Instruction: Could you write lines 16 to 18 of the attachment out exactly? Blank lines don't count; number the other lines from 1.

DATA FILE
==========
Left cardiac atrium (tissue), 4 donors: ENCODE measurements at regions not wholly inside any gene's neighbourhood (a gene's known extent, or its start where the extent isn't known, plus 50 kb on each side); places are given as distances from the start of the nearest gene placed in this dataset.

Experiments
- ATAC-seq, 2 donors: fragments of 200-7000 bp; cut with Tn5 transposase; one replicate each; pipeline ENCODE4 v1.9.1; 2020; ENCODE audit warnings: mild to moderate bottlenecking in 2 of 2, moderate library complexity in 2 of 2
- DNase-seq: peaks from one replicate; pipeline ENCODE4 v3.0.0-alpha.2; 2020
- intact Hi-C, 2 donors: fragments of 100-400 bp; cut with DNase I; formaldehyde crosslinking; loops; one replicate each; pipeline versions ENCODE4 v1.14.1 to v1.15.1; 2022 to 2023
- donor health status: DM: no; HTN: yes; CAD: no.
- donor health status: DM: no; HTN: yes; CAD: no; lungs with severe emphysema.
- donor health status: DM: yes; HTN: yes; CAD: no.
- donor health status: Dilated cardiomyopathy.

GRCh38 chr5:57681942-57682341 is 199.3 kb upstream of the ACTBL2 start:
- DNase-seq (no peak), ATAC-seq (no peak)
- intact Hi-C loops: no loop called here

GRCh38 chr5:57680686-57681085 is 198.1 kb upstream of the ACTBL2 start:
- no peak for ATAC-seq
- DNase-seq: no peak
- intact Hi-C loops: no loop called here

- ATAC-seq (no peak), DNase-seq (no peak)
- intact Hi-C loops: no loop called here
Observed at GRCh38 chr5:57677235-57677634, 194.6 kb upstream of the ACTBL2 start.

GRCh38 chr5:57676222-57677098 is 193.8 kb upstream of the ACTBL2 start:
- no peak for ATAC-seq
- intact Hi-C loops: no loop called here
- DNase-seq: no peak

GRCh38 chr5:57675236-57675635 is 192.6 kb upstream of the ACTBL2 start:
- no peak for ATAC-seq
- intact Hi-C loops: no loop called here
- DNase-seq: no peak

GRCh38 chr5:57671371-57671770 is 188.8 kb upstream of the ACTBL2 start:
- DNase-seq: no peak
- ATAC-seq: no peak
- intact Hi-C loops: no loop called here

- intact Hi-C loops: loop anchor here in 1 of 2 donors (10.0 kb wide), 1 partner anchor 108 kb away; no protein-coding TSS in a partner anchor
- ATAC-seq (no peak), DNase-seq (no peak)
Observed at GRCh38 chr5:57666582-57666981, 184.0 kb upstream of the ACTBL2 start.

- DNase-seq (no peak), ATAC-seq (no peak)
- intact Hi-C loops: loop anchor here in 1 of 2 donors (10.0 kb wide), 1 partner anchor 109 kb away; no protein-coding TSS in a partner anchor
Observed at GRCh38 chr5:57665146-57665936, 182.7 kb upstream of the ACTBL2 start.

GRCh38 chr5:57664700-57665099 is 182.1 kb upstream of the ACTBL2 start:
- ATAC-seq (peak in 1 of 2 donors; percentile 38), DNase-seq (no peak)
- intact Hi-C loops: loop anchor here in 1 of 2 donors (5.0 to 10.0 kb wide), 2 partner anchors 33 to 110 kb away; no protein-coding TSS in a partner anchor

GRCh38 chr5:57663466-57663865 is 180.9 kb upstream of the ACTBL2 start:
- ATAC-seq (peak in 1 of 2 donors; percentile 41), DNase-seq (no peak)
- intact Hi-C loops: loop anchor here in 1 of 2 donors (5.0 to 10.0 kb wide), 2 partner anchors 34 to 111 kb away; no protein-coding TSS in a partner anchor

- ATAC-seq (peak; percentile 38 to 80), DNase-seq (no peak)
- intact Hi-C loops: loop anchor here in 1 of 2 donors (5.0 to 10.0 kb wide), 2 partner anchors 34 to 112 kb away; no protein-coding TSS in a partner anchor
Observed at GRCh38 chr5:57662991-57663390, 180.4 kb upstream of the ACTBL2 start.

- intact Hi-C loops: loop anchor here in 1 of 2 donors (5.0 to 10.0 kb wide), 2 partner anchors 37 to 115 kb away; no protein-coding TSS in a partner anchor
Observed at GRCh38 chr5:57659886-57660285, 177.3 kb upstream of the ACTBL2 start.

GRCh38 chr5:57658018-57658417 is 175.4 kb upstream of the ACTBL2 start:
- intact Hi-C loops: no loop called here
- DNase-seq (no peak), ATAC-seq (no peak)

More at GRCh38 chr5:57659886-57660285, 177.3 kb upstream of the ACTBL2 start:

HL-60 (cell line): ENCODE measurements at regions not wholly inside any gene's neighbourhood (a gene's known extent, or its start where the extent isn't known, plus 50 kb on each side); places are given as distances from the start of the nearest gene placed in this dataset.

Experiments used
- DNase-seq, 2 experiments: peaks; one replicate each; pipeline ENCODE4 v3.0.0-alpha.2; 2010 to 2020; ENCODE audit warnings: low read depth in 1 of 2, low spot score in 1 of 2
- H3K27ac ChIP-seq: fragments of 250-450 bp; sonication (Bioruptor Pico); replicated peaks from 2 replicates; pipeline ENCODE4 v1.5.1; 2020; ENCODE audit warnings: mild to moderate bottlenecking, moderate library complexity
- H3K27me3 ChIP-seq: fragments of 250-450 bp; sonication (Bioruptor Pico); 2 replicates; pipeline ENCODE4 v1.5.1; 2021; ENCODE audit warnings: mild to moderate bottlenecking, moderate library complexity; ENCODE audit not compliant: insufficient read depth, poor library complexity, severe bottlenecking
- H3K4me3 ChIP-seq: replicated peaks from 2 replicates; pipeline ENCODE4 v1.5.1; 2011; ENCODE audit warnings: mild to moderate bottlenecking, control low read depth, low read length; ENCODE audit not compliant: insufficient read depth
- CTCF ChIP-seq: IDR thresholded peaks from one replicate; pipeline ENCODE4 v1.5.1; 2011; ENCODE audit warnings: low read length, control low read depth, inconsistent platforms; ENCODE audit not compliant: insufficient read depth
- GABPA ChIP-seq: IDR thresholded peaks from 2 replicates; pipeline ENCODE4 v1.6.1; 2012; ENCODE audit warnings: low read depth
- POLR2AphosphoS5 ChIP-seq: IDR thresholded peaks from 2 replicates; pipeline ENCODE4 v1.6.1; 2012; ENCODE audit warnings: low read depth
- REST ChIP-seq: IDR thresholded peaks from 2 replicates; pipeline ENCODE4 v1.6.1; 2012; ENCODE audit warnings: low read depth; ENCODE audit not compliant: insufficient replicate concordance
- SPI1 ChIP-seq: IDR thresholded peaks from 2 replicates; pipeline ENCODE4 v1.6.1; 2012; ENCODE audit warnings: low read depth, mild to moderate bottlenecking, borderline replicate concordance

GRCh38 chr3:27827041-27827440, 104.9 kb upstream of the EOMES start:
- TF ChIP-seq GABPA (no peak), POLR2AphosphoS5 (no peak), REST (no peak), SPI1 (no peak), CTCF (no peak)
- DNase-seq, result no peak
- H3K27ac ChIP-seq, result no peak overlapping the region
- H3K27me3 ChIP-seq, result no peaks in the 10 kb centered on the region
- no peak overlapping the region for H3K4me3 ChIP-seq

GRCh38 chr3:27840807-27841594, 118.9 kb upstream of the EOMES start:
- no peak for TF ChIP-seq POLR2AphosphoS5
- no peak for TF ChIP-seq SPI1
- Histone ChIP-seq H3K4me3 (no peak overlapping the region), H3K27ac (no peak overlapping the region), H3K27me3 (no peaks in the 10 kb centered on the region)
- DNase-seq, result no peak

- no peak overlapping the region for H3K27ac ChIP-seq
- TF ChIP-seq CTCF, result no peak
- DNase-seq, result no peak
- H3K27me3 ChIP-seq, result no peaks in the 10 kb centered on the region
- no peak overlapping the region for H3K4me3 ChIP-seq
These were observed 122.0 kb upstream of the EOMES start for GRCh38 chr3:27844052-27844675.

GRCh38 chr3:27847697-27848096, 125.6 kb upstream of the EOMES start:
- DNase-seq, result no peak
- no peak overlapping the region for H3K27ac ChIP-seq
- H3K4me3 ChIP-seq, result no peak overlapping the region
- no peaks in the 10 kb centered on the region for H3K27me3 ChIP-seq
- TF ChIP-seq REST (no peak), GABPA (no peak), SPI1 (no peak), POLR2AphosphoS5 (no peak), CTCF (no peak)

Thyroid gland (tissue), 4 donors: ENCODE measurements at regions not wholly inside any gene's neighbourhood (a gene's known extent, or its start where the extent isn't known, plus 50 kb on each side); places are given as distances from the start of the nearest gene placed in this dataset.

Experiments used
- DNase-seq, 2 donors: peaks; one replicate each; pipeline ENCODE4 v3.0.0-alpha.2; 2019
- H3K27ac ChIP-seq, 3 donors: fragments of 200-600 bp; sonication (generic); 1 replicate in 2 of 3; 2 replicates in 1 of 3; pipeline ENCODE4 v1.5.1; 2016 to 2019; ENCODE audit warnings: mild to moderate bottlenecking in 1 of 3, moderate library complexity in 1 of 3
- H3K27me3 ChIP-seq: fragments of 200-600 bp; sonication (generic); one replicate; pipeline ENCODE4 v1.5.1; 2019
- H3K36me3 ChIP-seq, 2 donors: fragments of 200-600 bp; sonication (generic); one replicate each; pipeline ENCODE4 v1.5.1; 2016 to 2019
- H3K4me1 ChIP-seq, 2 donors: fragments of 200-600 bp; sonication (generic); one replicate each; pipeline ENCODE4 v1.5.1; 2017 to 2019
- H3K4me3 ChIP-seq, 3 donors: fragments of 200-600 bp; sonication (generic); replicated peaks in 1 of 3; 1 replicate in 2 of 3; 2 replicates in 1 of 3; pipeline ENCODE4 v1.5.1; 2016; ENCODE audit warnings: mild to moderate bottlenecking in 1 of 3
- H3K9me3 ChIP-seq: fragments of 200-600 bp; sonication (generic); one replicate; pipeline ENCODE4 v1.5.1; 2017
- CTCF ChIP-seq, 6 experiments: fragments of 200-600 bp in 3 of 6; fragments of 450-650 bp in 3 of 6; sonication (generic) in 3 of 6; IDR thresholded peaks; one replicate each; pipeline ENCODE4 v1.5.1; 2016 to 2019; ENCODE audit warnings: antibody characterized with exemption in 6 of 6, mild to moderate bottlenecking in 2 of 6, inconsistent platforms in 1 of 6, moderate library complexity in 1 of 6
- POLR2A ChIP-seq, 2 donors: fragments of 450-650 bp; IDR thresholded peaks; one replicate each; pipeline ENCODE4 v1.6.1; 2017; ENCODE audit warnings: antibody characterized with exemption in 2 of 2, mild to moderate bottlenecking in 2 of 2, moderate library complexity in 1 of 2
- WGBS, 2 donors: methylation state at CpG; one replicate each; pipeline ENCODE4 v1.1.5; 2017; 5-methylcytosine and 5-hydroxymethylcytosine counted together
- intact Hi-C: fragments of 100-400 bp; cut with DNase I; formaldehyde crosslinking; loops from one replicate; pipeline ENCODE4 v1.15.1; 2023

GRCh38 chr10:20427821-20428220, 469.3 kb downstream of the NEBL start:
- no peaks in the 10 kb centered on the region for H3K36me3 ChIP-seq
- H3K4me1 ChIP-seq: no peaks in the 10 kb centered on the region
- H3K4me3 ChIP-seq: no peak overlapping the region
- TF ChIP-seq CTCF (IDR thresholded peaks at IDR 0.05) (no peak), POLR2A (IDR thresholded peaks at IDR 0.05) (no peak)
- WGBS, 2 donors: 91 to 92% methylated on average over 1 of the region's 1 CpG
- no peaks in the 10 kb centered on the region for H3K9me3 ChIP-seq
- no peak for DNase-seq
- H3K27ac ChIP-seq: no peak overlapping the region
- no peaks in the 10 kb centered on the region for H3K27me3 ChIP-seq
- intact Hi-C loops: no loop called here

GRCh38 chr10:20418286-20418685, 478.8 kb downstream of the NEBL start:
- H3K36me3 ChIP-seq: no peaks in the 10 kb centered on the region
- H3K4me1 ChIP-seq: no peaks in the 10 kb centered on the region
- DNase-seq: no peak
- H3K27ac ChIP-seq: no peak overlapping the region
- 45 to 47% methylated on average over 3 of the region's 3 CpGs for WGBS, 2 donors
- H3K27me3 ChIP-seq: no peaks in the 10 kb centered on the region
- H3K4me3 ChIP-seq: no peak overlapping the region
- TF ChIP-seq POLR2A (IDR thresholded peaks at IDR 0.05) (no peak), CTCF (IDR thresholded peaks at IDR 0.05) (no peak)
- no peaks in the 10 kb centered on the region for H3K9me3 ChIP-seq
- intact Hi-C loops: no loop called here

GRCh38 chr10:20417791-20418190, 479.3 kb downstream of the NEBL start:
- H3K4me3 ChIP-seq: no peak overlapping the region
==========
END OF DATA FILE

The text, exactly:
- intact Hi-C loops: no loop called here

- ATAC-seq (no peak), DNase-seq (no peak)
- intact Hi-C loops: no loop called here